Research on communication and information technologies is of growing importance to sociology and the interdisciplinary examination of communication and (new) media. This volume includes eight chapters examining recent developments in the field, illustrating the maturation, vibrancy, and diversity of this field of study as well as pointing to rich new avenues for scholarly exploration. Contributions aptly chart three key developments that characterize current research on communication and digital media. First, chapters demonstrate the maturation of work on measurement, demonstrating the importance of refining measurements of online activities and their consequences. For instance, contributions evaluate: social network measures frequently used in online research; alternative measures for online activity; and alternative measures of Twitter activity. Second, the volume showcases continued work on understanding user behaviour, including research on the consequence of reward systems similar to badges and on the limitations of purely technological solutions to social dilemmas in emergency preparedness. Finally, chapters identify emerging questions for the field related to social media, such as research on potential privacy and identity implications of social media, different dispositions toward social media use, and variation in levels of social media usage.
This book was originally published as a special issue of Information, Communication & Society.
Table of Contents
1. Hitting middle age never felt so good: introduction to the American Sociological Association Communication and Information Technologies section 2013 Jennifer Earl and Katrina Kimport 2. Testing the validity of social capital measures in the study of information and communication technologies Lora Appel, Punit Dadlani, Maria Dwyer, Keith Hampton, Vanessa Kitzie, Ziad A. Matni, Patricia Moore and Rannie Teodoro 3. Dimensions of Internet use: amount, variety, and types Grant Blank and Darja Groselj 4. Twitter publics: how online political communities signaled electoral outcomes in the 2010 US house election Karissa McKelvey, Joseph DiGrazia and Fabio Rojas 5. No praise without effort: experimental evidence on how rewards affect Wikipedia’s contributor community Michael Restivo and Arnout van de Rijt 6. Need to know vs. need to share: information technology and the intersecting work of police, fire and paramedics Carrie B. Sanders 7. Context collapse: theorizing context collusions and collisions Jenny L. Davis and Nathan Jurgenson 8. Are we all equally at home socializing online? Cyberasociality and evidence for an unequal distribution of disdain for digitally-mediated sociality Zeynep Tufekci and Matthew E. Brashears 9. Revisiting the digital divide in Canada: the impact of demographic factors on access to the internet, level of online activity, and social networking site usage Michael Haight, Anabel Quan-Haase and Bradley A. Corbett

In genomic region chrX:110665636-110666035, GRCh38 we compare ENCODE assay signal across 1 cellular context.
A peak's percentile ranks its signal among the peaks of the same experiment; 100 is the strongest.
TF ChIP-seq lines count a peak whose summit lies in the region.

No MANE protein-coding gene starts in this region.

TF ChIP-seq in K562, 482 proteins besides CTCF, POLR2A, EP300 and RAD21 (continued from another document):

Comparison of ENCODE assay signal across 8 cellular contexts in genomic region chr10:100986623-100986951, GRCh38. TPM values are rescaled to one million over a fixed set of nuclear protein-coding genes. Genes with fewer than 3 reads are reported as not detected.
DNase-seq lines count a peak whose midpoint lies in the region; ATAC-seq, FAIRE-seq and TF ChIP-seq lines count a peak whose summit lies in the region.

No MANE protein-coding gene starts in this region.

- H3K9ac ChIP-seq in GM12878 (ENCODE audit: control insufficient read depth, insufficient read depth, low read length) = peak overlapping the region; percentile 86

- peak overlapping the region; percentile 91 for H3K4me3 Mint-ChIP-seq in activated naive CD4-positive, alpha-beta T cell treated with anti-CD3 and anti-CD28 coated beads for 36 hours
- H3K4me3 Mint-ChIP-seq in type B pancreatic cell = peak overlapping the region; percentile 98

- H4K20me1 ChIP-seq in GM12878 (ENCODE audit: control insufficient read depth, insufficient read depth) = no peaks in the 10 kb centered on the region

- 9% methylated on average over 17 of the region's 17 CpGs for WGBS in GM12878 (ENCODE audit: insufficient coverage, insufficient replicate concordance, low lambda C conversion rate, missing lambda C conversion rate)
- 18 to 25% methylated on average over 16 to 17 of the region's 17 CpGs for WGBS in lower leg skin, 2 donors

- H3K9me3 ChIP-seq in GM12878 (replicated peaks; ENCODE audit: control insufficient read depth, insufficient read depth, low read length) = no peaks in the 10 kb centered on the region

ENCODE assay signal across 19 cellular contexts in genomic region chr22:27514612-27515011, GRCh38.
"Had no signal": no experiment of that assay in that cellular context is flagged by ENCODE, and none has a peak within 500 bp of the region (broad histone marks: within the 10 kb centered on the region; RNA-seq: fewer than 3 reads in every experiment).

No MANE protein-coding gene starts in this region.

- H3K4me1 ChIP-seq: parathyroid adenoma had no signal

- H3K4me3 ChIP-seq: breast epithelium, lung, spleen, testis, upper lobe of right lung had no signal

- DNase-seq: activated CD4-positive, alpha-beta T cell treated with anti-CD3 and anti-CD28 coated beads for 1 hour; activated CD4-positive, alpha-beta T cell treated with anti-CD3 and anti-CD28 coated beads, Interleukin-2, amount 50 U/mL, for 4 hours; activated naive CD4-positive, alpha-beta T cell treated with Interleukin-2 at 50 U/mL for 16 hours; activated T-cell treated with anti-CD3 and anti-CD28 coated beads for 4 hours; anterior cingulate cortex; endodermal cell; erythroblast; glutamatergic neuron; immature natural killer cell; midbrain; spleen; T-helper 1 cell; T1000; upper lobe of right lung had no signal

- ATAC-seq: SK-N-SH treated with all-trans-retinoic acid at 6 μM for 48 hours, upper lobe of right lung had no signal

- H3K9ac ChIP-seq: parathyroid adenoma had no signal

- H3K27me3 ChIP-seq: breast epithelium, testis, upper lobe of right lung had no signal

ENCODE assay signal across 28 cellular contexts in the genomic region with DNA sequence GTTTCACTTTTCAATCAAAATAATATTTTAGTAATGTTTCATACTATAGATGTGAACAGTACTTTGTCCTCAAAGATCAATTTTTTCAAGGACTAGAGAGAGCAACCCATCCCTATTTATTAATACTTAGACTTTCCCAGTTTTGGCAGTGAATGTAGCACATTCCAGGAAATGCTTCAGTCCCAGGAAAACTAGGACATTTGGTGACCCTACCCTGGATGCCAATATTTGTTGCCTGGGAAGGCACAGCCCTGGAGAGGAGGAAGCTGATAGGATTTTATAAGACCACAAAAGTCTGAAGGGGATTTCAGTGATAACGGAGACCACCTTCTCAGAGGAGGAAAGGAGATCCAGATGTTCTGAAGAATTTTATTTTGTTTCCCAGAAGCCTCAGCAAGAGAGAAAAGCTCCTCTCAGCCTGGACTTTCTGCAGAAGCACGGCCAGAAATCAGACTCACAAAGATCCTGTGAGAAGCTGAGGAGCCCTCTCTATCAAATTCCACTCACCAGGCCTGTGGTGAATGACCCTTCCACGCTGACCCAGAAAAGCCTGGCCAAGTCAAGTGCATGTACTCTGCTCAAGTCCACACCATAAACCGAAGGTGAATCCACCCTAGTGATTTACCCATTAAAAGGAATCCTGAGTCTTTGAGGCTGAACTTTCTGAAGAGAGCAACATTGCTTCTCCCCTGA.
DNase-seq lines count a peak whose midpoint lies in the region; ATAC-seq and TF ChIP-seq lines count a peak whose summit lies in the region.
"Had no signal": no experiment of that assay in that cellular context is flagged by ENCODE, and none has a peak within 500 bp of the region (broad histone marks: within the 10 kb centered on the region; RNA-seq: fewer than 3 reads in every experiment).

Jennifer Earl is a Professor of Sociology at the University of Arizona, USA. She is also Director Emerita of the Center for Information Technology and Society at University of California, Santa Barbara. Her research focuses on social movements, information technologies, and the sociology of law.
Katrina Kimport is an Assistant Professor in the Department of Obstetrics, Gynecology & Reproductive Science and a research sociologist in the Advancing New Standards in Reproductive Health (ANSIRH) program at the University of California, San Francisco, USA. Her research focuses on gender, sexuality, and social movements.